23 Jun 2014 : Column 1095
if all the forces are brought back to this country, and can hold its head up high as a jurisdiction that is worthy of the name.
7.26 pm

*257th Anniversary of the Battle of Plassey.


  1. I am afraid that Lord Thomas displayed a lack of knowledge of the current system of military justice when addressing their lordships. First, the position under English law has changed dramatically since the case of Martin. A civilian would now be tried by a board comprising only civilians and sentence would be passed by the judge advocate alone. Secondly, he was quite wrong to suggest that the Judge Advocate takes no part in sentencing service personnel when Part 7 of the Armed Forces Act 2006 says the opposite - indeed gives him the casting vote. That is so whether there has been a trial or a plea of guilty. Michael Elsom, Assistant Judge Advocate General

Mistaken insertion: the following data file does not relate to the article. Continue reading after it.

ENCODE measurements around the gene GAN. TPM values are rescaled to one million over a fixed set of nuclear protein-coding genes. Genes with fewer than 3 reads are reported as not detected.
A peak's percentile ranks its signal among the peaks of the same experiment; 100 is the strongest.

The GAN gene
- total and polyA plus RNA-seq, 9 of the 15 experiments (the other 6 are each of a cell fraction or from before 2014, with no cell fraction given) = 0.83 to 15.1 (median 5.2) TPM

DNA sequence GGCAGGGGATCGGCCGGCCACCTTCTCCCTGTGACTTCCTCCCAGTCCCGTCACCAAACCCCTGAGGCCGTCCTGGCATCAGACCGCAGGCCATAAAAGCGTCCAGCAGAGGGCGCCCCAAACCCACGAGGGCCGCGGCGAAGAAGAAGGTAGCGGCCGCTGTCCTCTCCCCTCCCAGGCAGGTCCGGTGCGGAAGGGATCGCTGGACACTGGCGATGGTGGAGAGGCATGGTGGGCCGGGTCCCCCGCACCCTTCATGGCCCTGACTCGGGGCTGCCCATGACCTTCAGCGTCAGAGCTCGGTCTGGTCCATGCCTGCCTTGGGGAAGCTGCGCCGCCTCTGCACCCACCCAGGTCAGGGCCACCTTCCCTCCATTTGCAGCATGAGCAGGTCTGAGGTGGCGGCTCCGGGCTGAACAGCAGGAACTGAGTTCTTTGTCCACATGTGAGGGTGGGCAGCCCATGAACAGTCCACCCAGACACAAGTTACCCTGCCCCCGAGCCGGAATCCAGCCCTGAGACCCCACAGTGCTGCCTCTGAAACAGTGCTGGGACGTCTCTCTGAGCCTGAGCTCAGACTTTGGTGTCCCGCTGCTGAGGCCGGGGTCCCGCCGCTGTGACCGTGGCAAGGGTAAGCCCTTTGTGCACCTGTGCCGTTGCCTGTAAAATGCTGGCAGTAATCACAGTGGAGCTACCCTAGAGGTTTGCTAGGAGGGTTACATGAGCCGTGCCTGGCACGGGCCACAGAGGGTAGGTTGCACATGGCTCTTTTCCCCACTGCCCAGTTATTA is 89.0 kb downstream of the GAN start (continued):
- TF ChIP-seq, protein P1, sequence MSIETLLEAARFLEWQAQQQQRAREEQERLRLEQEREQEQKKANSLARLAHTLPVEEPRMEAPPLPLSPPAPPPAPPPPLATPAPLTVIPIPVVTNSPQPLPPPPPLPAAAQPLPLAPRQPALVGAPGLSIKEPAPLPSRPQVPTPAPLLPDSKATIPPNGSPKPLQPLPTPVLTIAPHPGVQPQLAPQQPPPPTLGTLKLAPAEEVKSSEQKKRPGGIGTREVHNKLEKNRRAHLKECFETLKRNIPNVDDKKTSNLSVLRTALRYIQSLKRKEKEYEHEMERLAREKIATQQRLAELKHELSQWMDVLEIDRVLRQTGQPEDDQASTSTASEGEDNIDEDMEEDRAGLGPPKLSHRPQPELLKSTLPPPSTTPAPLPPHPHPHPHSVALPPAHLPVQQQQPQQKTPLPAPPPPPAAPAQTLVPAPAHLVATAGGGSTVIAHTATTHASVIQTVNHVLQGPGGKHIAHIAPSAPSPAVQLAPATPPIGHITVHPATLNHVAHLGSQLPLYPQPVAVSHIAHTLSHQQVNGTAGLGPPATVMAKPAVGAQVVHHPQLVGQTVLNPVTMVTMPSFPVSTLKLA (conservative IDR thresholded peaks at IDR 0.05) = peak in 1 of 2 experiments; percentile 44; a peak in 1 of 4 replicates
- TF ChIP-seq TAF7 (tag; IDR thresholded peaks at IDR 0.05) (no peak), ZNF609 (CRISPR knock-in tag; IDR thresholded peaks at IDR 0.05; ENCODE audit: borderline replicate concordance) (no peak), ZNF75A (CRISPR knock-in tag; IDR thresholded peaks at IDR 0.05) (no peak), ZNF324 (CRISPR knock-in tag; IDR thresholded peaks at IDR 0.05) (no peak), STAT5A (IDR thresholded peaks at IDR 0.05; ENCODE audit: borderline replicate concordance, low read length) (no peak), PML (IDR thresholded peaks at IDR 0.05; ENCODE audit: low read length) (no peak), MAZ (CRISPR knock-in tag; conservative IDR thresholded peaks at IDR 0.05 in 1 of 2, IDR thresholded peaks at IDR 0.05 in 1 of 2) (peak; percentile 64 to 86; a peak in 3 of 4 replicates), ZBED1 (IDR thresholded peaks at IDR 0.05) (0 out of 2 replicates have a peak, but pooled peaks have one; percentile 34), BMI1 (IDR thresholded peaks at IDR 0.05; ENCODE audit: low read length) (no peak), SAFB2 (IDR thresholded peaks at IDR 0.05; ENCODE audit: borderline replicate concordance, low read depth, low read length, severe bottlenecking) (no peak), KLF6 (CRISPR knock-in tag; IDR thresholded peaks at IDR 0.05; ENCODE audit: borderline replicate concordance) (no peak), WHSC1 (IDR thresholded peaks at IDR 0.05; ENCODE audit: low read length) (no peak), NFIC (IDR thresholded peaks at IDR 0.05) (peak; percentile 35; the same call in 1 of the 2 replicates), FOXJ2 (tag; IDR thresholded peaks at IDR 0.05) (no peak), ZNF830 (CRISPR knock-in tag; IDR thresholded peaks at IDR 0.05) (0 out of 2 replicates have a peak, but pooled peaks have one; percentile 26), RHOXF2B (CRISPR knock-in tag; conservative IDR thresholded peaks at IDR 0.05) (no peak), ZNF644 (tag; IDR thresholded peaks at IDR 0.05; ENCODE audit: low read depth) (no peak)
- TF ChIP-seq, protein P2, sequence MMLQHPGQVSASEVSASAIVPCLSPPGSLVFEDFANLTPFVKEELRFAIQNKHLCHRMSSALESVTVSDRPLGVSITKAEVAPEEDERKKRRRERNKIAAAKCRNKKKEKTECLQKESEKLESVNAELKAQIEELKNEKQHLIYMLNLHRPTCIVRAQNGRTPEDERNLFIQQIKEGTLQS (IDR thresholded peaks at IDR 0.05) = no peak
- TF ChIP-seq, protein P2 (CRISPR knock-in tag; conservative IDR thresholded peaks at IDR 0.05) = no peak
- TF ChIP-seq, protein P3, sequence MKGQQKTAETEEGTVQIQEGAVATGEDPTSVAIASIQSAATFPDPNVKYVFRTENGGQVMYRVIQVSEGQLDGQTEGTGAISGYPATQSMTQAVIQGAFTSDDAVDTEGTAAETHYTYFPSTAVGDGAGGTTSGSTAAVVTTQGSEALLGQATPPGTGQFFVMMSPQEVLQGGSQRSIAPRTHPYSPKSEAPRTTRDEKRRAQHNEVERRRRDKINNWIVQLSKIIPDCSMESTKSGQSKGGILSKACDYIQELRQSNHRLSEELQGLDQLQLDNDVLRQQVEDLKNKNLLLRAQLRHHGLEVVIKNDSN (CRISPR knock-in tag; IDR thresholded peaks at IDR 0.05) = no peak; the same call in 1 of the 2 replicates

2. I for one, am very glad to hear that this is finally being debated. The circumstances for establishing a Service Justice System are changing completely to leave an outdated second rate justice system despite not having an overseas requirement.

    Why have an inferior Justice System operating in parallel if there is no real requirement? The Service Justice System falls short in every aspect in comparison to the British Justice System. The military lack a specialist police, (with any IPCC oversight) and will not investigate a rape or sexual assault as effectively as a dedicated specialist "sapphire unit." The Service police forces lack the experience of their counterparts.